Sydney’s New Flexible Water Prices

Sydney’s New Flexible Water Prices

The price of water in Sydney is now based on dam levels, enhancing resilience to climatic extremes while ensuring adequate revenue for capital expenditures.

By Robert C. Brears

In water resource management, economic theory suggests that demand for water should behave like any other goods — as price increases, water use decreases. As such, pricing of water is commonly used as an incentive to promote water conservation. In water conservation, the pricing of water is used to:

Sydney’s New Flexible Water Prices

The Independent Pricing and Regulatory Tribunal New South Wales have set new prices for Sydney’s water to enhance resilience to climatic extremes. Since July 1st, 2020, the price Sydney Water customers pay for water is based on dam levels. When dam levels are above 60%, customers pay $2.35 per kilolitre of water. When dam levels fall below 60%, the price of water increases to $3.18 per kilolitre.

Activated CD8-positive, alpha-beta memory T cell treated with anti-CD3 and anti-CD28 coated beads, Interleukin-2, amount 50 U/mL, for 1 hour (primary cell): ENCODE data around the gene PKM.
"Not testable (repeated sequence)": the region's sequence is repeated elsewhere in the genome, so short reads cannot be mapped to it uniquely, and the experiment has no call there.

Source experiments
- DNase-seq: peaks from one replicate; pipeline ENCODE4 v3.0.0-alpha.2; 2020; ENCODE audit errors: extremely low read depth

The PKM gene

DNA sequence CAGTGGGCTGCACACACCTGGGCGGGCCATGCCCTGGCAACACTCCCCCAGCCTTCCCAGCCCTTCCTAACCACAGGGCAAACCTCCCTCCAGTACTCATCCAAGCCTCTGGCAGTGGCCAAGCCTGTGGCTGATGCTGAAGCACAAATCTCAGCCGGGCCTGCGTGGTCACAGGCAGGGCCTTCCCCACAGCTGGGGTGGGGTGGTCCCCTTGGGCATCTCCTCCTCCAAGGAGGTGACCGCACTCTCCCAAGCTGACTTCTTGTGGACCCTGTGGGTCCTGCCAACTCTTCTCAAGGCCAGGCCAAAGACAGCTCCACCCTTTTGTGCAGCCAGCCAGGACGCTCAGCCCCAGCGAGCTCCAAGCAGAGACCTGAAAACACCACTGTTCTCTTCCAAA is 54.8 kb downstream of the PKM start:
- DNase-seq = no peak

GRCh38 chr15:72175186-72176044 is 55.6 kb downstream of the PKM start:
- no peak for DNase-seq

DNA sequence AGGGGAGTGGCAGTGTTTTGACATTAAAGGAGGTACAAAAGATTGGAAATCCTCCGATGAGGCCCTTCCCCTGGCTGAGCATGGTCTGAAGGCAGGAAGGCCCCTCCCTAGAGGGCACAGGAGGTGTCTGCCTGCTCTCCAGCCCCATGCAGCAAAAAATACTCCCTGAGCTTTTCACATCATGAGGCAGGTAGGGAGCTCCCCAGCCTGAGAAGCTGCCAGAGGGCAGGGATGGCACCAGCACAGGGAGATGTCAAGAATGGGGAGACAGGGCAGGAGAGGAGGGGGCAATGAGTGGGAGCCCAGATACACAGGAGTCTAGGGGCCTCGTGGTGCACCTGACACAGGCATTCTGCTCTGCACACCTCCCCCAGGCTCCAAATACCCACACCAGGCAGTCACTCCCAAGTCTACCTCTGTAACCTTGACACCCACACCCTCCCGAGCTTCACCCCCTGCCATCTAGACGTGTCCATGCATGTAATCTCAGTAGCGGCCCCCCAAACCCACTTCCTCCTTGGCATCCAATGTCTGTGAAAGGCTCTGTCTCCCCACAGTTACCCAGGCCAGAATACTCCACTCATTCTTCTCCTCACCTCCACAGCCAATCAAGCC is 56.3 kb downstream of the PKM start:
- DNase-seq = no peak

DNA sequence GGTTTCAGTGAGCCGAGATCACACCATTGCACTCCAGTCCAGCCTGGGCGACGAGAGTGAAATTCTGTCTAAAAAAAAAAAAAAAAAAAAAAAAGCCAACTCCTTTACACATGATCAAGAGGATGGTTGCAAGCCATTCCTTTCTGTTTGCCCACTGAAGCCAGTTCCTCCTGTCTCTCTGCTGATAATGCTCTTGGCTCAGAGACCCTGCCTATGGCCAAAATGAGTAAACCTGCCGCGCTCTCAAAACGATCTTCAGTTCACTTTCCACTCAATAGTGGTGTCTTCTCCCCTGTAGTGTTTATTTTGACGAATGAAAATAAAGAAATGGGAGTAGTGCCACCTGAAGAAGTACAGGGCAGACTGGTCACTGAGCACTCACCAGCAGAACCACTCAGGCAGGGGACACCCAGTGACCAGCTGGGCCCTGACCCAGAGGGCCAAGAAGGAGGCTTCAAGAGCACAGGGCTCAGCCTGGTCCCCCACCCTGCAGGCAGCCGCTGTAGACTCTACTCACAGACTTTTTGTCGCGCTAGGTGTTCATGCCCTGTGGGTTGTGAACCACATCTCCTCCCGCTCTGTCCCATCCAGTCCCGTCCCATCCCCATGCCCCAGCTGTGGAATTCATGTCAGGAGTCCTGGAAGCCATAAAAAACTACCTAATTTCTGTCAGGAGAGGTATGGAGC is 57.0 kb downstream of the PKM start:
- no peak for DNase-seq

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While the Tribunal has set a higher water usage charge, it has reduced fixed charges for water and wastewater, resulting in customers being rewarded for saving water at all times, even outside times of drought. Also, a higher price during periods of drought rewards customers who reduce their water consumption when it is most scarce.

The new prices mean that the typical household water and wastewater bill will:



At the same time, the new prices provide Sydney Water with $4.6 billion for capital projects, ensuring the utility can maintain or improve its level of service and environmental performance.

The take-out

Water pricing can reward conservation while not jeopardising future investments.